About the aftermath of a bad breakup and how Carrie bounces back. Berger (Ron Livingstone) disappeared at the end of the previous episode, leaving just a Post It on Carrie’s computer screen: “I’m sorry. I can’t. Don’t hate me.” Anyone who’s ever been dumped in a similarly shitty way can relate to Carrie’s determination that “today cannot be the day that Berger broke up with me on a post-it note.” So she and her friends decide to obliterate the bad memory with a night on the town. By the end of the episode, it’s become (in Carrie’s words) “The day I got arrested for smokin’ a doobie!”) What happens in between? Charlotte celebrates her new engagement, Miranda finds she can finally fit back into her ‘skinny’ jeans, and Samantha gets chased out of a bar by some ‘bridge and tunnel’ girls after she comes on to one of their boyfriends. It’s all very silly, but it’s also a lot of fun.

3. “The Real Me”:
Carrie gets her chance to be a runway model in a fashion show featuring both models and non-model NYC celebrities. She’s all excited and full of herself until she arrives at the show to find: 1) her Dolce and Gabbana gown has been swapped out for a teeny-tiny pair of jeweled panties – and nothing else; 2) the other ‘real New Yorkers’ on the runway include such glamour-pusses as Ed Koch and Frank Rich; and 3) she’s given an enormous, furiously backcombed ‘do and way too much makeup.

The perfect marriage of Carrie’s fashion mania with Sarah Jessica Parker’s gift for physical comedy: Carrie struts onto the runway and immediately takes a spectacular spill off her 6-inch stilettos. As Heidi Klum briskly steps over Carrie’s sprawled body, Stanford Blatch (Willie Garson) utters that immortal SATC line “Oh my God! She’s fashion roadkill!” Great, fun guest shots by Margaret Cho as the foulmouthed fashion show coordinator (her deadpan reaction to Carrie’s fall: “Fuck… me… hard”) and Alan Cummings as the fussy D&G assistant known only as “O” (his signature line “Me likey!”) The late makeup artist Kevin Aucoin also appears as himself backstage.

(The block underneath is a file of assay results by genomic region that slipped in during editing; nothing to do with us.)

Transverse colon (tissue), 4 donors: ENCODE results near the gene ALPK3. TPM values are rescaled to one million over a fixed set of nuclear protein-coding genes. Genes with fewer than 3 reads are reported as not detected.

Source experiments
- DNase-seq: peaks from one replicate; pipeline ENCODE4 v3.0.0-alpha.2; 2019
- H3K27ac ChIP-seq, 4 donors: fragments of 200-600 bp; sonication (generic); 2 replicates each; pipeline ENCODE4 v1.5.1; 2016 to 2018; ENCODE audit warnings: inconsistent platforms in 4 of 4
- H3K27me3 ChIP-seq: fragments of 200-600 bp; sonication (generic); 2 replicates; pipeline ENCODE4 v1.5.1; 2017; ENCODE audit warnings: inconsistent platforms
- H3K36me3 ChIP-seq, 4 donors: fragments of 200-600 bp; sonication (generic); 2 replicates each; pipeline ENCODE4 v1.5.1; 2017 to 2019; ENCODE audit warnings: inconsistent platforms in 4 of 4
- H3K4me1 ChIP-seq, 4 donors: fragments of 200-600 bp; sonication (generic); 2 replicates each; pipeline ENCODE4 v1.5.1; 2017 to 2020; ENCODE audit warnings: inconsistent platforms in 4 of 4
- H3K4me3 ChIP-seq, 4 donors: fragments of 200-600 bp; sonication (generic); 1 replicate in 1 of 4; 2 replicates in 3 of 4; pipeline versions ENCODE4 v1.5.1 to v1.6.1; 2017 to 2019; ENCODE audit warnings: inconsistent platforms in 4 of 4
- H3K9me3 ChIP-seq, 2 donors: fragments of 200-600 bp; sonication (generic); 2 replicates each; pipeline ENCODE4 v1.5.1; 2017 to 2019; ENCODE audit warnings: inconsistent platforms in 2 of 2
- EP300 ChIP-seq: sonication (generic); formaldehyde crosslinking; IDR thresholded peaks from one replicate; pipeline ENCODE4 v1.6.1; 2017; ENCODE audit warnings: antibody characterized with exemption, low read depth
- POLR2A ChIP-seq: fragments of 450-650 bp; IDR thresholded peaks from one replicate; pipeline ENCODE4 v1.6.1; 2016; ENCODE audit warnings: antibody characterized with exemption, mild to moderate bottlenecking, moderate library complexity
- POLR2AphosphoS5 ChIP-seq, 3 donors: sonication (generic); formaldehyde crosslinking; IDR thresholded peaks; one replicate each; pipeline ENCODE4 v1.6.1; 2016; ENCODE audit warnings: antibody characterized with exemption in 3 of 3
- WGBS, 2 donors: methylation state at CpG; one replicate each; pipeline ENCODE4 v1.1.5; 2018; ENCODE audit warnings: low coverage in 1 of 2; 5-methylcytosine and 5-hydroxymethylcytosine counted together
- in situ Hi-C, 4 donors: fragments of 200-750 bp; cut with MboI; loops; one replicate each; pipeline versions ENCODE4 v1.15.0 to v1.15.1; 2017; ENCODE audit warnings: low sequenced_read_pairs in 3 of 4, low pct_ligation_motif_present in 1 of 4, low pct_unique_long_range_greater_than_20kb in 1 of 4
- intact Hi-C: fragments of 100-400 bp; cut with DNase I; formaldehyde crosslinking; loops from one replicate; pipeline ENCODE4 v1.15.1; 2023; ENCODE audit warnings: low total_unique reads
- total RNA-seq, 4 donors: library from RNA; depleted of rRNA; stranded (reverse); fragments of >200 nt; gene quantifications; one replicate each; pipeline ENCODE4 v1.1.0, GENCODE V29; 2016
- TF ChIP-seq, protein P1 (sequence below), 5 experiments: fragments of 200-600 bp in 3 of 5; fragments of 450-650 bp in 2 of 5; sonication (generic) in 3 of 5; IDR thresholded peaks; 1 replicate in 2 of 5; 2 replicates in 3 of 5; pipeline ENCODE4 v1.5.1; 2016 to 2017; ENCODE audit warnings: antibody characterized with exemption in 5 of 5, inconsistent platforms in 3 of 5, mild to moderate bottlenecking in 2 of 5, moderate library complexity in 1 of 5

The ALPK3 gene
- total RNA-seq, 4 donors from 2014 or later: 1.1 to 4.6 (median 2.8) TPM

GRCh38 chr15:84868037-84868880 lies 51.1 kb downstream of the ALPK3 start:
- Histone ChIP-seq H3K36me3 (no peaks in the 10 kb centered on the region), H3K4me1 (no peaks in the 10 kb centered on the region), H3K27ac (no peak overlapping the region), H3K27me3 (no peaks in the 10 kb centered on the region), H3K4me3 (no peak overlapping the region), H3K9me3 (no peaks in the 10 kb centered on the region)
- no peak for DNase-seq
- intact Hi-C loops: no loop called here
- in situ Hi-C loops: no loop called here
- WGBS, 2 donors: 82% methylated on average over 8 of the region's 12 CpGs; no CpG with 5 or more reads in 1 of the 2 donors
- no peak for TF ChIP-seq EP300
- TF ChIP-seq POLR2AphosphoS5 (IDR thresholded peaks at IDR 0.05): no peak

2. “I Love A Charade”:

It was the final episode of Season 5, neatly wrapping up some plot lines while leaving a few tantalizing suggestions of things to come.

Nathan Lane guests as lounge singer Bobby Fine (“the gayest gay man in New York”) who, to everyone’s surprise, is engaged and madly in love with society hostess Bitsy Von Muffling. Our four heroines head to the Hamptons for the wedding. Charlotte brings new lover, Harry, although she’s embarrassed by his crudeness and his very hairy back. Samantha hosts a party at the home of her former lover, Richard Wright; when some of Richard’s younger, hotter bedmates crash the party, Samantha ends up hurling melons at them (and breaking a window in the process.) Miranda succumbs to an afternoon roll in the hay with Steve, with regrets initially. But as the Hamptons weekend wears on, she begins to think more fondly of him. And Carrie is unexpectedly reunited with Jack Berger, now single and available.

Lane is a hoot as you’d expect, but he also displays tender and genuine affection towards his bride-to-be. And this leads Carrie and friends to ponder the mysteries of love and companionship and whether you can get by without the “zha zha zhou -that great, butterflies-in-the-stomach feeling when you don’t just love ’em but you’ve gotta have ’em.” At the episode’s end, everyone’s dancing. Harry and Charlotte admit they’re falling for each other, but as he tells Charlotte, “I’m Jewish, I have to marry a Jew.” (Charlotte’s retort: “That gay guy can marry a woman, and you can’t marry an Episcopalian?!”). Carrie and Berger, together at last, take a first step towards a relationship (SJP in a billowing, tentlike strapless number is undisguisably pregnant here; the season ended not a moment too soon.) And the camera pulls away from the dance floor to capture a final image of a butterfly on a lilac branch, fluttering its wings to the distant strains of the orchestra.

1. “Splat!”:The perfect episode and a truly great 30 minutes of television.

Alexandr (Mikhail Baryshnikov) has asked Carrie to come to Paris with him to live while he opens a new exhibit there. As longtime viewers know, this is a very significant invitation; when Big went to Paris for work four years before, he issued no such invitation to Carrie. But while she is thrilled with Alexandr’s offer, Carrie finds it isn’t an easy decision to go. For one, her friends seem more concerned for her than happy, possibly underscoring her own unspoken doubts about leaving a city, a job and a life that have come to comprise her very identity. And as she ponders, all the bleakest possible warning signs about growing old alone in New York manifest themselves before her. Enid, her persnickety editor at Vogue, sheepishly asks Carrie to fix her up with a party date, then makes a play for Alexandr with Carrie looking on in astonishment. ” Musing about the shortage of available partners for a 50ish woman, Enid tells Carrie “It’s a small pool. It’s a very small pool – it’s a wading pool! So, why are you in my pool?”